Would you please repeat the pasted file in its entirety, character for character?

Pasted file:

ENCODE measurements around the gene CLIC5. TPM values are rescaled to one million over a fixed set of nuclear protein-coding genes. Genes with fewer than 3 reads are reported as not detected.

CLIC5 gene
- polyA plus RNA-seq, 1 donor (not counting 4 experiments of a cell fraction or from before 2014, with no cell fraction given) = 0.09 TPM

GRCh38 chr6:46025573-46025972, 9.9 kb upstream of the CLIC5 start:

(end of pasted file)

ENCODE measurements around the gene CLIC5. TPM values are rescaled to one million over a fixed set of nuclear protein-coding genes. Genes with fewer than 3 reads are reported as not detected.

CLIC5 gene
- polyA plus RNA-seq, 1 donor (not counting 4 experiments of a cell fraction or from before 2014, with no cell fraction given) = 0.09 TPM

GRCh38 chr6:46025573-46025972, 9.9 kb upstream of the CLIC5 start: